FedEx Vows to Avoid Transport Bottlenecks in Vaccine Roll-Out

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FedEx Corp. is pledging to avoid transportation logjams when a massive operation begins to deliver a coronavirus vaccine.

The air-freight giant will free up whatever capacity is needed to speed the delicate cargo to distributors or vaccination centers, said Richard Smith, executive vice president of the Americas for FedEx Express. The company is holding daily calls with vaccine developers and U.S. government agencies such as the Defense Department that are in charge of logistics for the roll-out.

“I don’t foresee the bottlenecks or challenges on the transportation side,” Smith, who is spearheading FedEx’s vaccine-delivery operations, said by telephone. “We have the capacity out there to handle these vaccines and certainly they’re going to be given the highest priority in our network.”

Couriers including FedEx, United Parcel Service Inc. and Deutsche Post AG’s DHL are gearing up for a massive airlift and ground-transportation operation in an unprecedented effort to distribute coronavirus vaccines -- once they’re ready. Some 15,000 cargo flights will be needed over a two-year period to deliver 10 billion doses, according to a report by DHL and McKinsey & Co.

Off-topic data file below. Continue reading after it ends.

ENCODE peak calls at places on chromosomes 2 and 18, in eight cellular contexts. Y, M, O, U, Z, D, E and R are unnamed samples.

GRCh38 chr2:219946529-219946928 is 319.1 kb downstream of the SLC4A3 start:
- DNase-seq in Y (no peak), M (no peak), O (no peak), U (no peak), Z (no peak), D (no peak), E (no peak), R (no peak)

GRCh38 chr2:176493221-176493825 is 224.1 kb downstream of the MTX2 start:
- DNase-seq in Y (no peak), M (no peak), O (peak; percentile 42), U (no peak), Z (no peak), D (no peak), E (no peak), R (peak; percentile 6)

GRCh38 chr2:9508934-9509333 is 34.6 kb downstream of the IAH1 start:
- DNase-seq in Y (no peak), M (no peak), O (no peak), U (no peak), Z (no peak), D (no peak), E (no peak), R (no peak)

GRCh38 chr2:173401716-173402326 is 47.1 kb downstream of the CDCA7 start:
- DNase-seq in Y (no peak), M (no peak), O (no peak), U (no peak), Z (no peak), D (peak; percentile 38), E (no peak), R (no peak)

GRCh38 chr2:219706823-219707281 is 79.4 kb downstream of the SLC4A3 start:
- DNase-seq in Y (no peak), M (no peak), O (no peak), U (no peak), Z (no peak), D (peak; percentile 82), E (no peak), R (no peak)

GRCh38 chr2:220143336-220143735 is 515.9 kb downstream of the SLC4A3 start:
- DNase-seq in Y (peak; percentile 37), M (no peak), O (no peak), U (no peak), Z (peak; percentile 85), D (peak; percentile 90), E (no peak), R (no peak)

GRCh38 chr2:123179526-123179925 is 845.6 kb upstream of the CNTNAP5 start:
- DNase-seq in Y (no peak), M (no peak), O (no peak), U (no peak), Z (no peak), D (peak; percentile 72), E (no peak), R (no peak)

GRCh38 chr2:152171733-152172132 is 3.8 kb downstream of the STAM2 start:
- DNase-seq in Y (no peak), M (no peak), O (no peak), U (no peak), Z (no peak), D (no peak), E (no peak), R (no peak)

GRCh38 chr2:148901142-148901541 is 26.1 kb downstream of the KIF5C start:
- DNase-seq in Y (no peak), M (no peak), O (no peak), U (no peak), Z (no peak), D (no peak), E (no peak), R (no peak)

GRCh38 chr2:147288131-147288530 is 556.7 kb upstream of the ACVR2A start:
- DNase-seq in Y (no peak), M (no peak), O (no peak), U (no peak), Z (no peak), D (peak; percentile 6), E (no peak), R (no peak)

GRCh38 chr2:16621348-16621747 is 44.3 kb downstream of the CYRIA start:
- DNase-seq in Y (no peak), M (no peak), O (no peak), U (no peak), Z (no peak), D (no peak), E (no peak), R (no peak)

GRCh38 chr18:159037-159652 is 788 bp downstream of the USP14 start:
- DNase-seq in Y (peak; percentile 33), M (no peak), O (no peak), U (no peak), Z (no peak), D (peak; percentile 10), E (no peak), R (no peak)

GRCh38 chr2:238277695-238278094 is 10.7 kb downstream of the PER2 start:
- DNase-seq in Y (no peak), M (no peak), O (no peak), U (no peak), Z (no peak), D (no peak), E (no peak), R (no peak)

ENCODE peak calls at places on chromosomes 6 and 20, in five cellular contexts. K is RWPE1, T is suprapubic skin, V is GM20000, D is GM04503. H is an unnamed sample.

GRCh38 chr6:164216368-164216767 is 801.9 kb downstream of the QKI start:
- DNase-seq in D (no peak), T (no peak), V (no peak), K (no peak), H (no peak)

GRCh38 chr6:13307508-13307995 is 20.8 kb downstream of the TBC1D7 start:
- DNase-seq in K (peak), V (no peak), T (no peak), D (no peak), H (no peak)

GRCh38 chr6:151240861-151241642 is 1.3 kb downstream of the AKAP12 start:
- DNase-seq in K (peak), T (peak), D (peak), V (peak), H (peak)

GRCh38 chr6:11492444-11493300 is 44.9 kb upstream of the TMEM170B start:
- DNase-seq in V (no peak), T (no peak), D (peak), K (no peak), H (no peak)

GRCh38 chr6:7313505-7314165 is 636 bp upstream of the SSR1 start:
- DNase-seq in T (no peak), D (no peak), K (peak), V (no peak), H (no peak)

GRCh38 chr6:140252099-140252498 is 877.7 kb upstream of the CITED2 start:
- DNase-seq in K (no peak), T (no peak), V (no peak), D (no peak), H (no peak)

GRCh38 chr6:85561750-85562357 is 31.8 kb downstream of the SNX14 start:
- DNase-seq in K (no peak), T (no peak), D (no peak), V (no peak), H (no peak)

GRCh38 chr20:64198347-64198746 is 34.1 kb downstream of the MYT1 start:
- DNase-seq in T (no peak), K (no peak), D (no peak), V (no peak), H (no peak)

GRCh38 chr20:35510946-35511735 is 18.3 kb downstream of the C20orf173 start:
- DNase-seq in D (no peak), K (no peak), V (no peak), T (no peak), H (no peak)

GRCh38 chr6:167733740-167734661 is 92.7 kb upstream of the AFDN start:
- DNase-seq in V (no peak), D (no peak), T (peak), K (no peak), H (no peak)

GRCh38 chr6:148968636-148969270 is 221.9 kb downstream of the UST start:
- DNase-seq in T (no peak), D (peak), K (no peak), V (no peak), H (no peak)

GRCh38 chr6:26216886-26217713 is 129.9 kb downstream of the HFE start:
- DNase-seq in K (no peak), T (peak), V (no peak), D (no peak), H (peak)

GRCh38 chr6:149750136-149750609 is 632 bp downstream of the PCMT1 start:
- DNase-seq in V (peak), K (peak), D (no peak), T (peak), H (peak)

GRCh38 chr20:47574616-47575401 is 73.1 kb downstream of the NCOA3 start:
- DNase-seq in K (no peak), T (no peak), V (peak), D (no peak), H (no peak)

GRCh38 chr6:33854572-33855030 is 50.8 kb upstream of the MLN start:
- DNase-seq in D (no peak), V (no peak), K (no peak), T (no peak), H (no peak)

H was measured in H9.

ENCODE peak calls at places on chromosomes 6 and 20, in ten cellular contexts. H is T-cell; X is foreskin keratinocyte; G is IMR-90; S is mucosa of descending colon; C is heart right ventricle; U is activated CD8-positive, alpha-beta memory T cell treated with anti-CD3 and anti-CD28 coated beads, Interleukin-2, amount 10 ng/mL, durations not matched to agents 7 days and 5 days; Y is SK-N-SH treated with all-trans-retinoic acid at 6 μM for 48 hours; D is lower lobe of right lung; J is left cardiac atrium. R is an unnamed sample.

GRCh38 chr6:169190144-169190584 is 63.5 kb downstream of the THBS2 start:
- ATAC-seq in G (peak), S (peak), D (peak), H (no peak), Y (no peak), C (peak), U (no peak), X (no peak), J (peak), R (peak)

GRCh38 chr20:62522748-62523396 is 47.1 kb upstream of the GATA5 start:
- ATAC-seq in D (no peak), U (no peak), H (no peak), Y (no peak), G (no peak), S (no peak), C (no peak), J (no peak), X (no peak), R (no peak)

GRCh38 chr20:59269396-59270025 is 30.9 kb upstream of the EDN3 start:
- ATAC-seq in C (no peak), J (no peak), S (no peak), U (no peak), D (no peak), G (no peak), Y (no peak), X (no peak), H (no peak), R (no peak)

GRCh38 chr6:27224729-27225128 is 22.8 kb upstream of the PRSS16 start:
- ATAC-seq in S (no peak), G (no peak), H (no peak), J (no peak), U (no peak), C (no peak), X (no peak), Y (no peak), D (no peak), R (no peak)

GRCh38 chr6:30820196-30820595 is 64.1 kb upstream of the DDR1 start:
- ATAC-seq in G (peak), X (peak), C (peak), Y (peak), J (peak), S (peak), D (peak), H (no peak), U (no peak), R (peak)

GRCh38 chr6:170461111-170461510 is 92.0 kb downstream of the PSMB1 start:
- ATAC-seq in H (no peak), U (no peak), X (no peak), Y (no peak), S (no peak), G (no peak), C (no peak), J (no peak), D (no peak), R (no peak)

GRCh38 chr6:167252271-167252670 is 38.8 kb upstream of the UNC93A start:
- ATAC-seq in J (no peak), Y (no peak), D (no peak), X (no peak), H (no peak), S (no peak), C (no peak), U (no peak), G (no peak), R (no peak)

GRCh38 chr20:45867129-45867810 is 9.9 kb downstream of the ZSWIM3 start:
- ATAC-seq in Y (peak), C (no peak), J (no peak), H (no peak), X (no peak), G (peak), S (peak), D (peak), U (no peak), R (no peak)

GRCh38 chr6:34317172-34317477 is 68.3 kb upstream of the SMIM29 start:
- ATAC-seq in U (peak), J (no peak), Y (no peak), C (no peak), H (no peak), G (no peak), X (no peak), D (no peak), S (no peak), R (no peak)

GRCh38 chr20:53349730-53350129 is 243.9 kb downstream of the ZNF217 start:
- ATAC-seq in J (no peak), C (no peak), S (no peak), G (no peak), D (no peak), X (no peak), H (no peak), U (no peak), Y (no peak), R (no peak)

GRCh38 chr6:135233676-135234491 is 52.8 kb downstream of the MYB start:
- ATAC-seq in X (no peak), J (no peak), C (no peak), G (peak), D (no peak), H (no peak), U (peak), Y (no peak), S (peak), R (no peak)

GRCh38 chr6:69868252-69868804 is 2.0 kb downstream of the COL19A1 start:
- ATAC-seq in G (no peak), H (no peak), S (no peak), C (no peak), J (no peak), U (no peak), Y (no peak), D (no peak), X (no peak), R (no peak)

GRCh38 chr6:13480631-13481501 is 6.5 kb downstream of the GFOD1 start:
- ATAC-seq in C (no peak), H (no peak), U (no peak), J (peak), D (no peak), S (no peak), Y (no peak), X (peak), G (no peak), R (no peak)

FedEx has ample experience moving cold-chain goods such as the flu vaccine and medical samples that sometimes need to be frozen to minus 70 degrees Celsius (minus 94 degrees Fahrenheit) or lower, said Smith, the son of FedEx Chief Executive Officer Fred Smith.

The Memphis, Tennessee-based company uses containers with dry ice, or liquid nitrogen storage units that can keep their contents at such freezing temperatures for as long as 10 days. The younger Smith said he doesn’t anticipate any supply problems for those specialized items.

The logistics challenge will get a boost from new technological tools, he said. FedEx has recently developed low-cost, lightweight tags that provide real-time information about a shipment, including location, temperature and whether the container has been breached. That will help minimize deliveries that go astray, he said.

“We’re just waiting until they tell us they have a vaccine ready and we will be ready to go out there and deliver it to every ZIP code in the U.S.,” Smith said. “We’ll be ready to deliver it around the world as well.”

©2020 Bloomberg L.P.

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